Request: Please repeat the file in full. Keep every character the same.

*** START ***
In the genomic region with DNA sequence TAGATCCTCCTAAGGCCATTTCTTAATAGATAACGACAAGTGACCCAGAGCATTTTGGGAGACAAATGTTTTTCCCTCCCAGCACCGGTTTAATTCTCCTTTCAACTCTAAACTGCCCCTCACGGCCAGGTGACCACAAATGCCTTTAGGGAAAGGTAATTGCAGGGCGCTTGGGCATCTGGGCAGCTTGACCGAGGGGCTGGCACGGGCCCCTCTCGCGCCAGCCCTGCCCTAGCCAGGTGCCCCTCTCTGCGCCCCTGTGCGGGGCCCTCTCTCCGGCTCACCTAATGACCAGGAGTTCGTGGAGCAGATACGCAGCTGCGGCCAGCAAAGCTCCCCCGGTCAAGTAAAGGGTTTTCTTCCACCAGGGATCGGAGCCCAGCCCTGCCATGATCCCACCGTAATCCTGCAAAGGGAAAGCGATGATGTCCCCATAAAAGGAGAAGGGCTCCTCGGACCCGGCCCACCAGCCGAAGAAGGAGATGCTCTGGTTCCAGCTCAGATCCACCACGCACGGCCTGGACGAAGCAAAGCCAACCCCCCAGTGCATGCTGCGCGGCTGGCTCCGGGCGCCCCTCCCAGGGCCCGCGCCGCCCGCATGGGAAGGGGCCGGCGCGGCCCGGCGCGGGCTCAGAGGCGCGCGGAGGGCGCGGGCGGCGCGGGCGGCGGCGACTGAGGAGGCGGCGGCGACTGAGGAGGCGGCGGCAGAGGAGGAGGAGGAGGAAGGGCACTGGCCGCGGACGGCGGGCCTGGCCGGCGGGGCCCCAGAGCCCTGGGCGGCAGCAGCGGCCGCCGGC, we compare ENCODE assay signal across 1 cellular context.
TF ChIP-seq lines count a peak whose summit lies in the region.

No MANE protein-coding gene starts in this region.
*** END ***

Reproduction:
In the genomic region with DNA sequence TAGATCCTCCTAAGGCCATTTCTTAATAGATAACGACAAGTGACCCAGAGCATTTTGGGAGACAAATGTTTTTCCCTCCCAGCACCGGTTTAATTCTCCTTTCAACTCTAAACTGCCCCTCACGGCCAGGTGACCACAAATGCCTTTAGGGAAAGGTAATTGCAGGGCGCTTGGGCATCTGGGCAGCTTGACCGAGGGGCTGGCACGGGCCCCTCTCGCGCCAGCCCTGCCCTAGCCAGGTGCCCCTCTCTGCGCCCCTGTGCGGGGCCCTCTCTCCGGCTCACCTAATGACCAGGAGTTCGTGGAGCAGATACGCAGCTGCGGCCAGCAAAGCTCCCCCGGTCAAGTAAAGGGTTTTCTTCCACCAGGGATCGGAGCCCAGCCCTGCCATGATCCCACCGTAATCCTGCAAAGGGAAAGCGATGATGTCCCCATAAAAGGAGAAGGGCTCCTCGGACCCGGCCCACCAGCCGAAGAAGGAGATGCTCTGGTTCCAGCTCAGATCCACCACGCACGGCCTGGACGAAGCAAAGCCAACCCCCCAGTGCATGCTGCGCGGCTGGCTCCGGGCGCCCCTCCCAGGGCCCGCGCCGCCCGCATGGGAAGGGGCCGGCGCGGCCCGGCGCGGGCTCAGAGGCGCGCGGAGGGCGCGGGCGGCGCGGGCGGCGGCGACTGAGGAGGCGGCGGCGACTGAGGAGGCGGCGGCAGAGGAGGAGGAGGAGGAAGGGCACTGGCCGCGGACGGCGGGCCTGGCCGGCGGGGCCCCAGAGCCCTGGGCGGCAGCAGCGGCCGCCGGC, we compare ENCODE assay signal across 1 cellular context.
TF ChIP-seq lines count a peak whose summit lies in the region.

No MANE protein-coding gene starts in this region.